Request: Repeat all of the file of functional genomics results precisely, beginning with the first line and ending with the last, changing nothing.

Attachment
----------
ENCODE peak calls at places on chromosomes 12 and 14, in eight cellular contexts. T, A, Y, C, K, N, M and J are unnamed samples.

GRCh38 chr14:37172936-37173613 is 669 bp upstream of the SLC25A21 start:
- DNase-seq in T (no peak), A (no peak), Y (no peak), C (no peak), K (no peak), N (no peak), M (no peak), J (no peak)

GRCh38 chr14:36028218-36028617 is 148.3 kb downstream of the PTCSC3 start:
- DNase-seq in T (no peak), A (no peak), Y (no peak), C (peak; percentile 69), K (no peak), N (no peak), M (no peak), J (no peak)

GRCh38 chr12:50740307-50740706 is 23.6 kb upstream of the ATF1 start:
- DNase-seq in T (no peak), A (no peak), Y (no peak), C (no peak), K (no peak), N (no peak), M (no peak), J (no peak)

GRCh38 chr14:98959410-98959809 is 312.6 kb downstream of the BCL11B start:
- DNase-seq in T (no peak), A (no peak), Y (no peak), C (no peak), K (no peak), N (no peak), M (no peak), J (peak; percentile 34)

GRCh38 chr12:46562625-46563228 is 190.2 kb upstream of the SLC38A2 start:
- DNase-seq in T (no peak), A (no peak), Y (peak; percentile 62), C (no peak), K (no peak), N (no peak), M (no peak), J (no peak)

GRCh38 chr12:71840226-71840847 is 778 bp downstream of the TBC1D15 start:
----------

ENCODE peak calls at places on chromosomes 12 and 14, in eight cellular contexts. T, A, Y, C, K, N, M and J are unnamed samples.

GRCh38 chr14:37172936-37173613 is 669 bp upstream of the SLC25A21 start:
- DNase-seq in T (no peak), A (no peak), Y (no peak), C (no peak), K (no peak), N (no peak), M (no peak), J (no peak)

GRCh38 chr14:36028218-36028617 is 148.3 kb downstream of the PTCSC3 start:
- DNase-seq in T (no peak), A (no peak), Y (no peak), C (peak; percentile 69), K (no peak), N (no peak), M (no peak), J (no peak)

GRCh38 chr12:50740307-50740706 is 23.6 kb upstream of the ATF1 start:
- DNase-seq in T (no peak), A (no peak), Y (no peak), C (no peak), K (no peak), N (no peak), M (no peak), J (no peak)

GRCh38 chr14:98959410-98959809 is 312.6 kb downstream of the BCL11B start:
- DNase-seq in T (no peak), A (no peak), Y (no peak), C (no peak), K (no peak), N (no peak), M (no peak), J (peak; percentile 34)

GRCh38 chr12:46562625-46563228 is 190.2 kb upstream of the SLC38A2 start:
- DNase-seq in T (no peak), A (no peak), Y (peak; percentile 62), C (no peak), K (no peak), N (no peak), M (no peak), J (no peak)

GRCh38 chr12:71840226-71840847 is 778 bp downstream of the TBC1D15 start: